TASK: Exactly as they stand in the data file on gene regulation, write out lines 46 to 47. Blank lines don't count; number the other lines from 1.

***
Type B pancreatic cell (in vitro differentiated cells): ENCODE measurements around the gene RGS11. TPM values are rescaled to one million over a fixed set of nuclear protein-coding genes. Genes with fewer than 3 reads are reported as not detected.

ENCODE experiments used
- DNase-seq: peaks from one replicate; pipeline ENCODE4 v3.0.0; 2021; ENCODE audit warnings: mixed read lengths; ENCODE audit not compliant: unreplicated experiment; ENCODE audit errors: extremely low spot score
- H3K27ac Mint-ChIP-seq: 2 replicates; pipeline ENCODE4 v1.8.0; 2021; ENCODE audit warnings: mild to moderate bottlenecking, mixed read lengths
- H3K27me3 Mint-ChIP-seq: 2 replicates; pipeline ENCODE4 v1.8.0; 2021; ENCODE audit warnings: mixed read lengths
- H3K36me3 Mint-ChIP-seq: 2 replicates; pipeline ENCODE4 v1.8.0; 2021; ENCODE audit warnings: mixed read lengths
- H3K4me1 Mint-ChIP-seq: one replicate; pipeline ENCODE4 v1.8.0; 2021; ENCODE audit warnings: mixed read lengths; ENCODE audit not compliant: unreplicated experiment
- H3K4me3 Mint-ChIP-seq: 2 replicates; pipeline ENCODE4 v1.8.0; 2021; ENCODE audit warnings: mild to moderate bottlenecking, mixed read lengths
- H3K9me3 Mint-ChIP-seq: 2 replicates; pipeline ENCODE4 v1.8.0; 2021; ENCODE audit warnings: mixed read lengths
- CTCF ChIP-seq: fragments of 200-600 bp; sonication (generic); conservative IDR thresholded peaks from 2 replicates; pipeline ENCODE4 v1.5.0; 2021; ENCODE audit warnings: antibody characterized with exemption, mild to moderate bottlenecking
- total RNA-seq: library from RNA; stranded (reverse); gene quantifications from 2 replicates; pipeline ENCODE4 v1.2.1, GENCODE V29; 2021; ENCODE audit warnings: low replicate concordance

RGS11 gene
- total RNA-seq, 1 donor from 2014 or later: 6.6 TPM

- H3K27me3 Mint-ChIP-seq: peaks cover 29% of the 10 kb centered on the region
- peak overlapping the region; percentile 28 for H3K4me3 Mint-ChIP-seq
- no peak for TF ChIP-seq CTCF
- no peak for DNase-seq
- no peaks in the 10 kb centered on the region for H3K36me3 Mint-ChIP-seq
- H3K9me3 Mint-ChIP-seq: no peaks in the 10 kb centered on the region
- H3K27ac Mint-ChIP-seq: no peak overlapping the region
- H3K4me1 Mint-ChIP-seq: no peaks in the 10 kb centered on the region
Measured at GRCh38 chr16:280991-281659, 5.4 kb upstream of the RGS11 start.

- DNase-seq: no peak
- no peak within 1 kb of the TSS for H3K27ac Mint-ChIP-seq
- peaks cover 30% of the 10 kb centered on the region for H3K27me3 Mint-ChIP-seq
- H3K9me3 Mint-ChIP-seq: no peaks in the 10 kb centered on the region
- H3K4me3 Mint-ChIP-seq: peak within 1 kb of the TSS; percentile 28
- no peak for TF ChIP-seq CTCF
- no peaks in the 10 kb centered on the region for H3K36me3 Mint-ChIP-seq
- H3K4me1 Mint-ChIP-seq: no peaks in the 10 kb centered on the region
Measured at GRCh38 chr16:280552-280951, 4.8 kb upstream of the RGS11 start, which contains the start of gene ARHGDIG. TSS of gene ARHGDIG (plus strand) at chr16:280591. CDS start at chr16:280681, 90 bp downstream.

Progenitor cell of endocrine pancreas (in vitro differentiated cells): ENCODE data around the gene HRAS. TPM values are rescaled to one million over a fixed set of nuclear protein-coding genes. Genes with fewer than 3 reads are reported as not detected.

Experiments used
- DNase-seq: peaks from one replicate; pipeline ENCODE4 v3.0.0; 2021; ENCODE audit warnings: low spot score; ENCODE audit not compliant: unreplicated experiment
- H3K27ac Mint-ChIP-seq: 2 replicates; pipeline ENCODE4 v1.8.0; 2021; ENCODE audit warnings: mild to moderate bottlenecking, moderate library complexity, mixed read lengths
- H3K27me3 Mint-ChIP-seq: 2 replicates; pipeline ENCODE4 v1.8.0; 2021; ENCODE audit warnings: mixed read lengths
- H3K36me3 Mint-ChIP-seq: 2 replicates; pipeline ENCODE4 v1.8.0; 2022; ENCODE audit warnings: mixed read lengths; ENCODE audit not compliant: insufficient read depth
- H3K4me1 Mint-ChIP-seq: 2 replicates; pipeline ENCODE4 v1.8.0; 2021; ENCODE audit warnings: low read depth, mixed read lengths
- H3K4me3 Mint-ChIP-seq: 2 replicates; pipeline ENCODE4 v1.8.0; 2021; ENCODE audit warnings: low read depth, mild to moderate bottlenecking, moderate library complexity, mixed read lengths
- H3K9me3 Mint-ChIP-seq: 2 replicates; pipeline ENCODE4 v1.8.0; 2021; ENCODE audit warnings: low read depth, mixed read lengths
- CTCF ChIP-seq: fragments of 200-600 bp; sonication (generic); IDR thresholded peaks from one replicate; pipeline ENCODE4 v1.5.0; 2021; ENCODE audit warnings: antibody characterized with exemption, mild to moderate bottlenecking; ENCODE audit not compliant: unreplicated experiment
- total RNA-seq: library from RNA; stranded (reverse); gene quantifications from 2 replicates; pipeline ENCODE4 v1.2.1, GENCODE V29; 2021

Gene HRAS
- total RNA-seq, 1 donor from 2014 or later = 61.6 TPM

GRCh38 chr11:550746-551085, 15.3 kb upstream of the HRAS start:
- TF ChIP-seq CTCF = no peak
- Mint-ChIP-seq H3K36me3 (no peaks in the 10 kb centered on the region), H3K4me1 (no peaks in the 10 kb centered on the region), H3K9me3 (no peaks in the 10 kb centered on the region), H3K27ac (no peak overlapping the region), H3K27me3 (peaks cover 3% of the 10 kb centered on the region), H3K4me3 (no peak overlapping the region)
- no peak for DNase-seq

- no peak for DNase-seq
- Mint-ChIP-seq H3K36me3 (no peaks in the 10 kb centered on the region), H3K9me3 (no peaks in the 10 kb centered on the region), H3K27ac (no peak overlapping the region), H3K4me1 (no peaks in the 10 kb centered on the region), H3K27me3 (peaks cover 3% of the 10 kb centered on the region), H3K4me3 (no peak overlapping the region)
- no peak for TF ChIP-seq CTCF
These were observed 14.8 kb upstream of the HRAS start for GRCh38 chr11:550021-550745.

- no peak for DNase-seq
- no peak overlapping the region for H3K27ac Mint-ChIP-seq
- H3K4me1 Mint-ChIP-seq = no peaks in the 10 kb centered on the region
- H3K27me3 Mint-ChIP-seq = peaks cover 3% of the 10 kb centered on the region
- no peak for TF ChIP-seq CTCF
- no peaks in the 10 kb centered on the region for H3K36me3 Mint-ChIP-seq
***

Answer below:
- TF ChIP-seq CTCF = no peak
- Mint-ChIP-seq H3K36me3 (no peaks in the 10 kb centered on the region), H3K4me1 (no peaks in the 10 kb centered on the region), H3K9me3 (no peaks in the 10 kb centered on the region), H3K27ac (no peak overlapping the region), H3K27me3 (peaks cover 3% of the 10 kb centered on the region), H3K4me3 (no peak overlapping the region)